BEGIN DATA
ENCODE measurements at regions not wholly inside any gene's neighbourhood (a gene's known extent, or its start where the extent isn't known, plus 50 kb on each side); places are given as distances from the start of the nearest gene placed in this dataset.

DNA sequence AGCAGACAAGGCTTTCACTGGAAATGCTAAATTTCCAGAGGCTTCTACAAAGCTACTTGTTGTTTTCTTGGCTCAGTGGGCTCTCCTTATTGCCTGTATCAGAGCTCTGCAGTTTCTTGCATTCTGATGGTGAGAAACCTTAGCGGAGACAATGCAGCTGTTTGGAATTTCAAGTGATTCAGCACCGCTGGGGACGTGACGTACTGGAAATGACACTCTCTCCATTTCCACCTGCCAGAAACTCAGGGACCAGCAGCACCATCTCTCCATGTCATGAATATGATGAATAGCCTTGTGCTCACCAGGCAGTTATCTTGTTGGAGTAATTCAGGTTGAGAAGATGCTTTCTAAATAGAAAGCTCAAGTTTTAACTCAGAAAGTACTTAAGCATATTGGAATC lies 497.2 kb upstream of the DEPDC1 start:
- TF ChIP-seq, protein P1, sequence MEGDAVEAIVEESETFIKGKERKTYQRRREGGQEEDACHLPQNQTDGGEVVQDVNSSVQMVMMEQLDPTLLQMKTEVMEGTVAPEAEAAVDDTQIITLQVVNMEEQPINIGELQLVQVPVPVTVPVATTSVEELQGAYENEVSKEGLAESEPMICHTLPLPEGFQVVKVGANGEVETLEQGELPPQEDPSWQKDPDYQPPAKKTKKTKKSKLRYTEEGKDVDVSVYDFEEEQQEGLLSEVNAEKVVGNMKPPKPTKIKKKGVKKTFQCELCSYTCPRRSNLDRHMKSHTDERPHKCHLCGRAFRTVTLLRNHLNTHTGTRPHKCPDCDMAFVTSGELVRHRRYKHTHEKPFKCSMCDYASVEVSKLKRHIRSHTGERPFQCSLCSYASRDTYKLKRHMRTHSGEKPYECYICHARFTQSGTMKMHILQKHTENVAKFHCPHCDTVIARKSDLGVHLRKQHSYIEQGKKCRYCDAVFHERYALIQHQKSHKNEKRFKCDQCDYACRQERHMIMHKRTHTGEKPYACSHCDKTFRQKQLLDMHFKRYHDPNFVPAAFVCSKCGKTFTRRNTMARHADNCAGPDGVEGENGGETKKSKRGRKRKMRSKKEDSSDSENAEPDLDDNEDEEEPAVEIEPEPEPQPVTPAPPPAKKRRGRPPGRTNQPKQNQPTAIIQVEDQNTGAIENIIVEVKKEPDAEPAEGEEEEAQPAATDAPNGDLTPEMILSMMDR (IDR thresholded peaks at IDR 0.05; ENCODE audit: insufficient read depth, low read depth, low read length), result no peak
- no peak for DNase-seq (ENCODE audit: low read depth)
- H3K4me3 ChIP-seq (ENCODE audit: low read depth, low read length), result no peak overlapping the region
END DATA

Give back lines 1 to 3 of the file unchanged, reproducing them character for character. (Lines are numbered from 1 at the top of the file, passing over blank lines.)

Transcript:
ENCODE measurements at regions not wholly inside any gene's neighbourhood (a gene's known extent, or its start where the extent isn't known, plus 50 kb on each side); places are given as distances from the start of the nearest gene placed in this dataset.

DNA sequence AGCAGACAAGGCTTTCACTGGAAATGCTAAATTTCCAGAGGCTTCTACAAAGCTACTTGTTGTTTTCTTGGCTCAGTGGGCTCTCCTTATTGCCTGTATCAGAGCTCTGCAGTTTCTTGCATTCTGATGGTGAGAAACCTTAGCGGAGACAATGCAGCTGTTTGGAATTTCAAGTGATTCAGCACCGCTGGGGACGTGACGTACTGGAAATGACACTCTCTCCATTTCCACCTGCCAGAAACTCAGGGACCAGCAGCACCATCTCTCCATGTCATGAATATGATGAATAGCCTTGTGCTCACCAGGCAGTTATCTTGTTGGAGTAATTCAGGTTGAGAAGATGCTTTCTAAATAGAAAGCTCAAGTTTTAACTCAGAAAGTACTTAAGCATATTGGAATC lies 497.2 kb upstream of the DEPDC1 start:
- TF ChIP-seq, protein P1, sequence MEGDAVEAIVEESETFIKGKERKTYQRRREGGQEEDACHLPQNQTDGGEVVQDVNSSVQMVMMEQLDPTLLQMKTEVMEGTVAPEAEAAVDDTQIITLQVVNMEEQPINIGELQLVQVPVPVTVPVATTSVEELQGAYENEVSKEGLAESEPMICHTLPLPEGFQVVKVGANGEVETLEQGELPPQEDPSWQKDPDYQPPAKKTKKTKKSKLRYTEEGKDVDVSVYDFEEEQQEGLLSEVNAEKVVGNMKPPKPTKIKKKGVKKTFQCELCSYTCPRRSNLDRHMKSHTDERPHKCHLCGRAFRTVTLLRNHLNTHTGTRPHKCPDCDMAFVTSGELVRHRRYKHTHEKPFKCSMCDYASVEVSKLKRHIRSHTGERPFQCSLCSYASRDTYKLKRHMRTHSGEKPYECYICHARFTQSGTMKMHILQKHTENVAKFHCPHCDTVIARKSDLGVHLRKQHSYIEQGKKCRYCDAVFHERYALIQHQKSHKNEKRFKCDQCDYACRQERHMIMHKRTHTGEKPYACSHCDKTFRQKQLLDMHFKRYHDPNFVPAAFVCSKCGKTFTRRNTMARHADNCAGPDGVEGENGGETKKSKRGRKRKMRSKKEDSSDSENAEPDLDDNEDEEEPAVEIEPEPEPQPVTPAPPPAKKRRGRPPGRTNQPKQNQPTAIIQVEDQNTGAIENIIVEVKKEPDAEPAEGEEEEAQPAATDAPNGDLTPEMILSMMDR (IDR thresholded peaks at IDR 0.05; ENCODE audit: insufficient read depth, low read depth, low read length), result no peak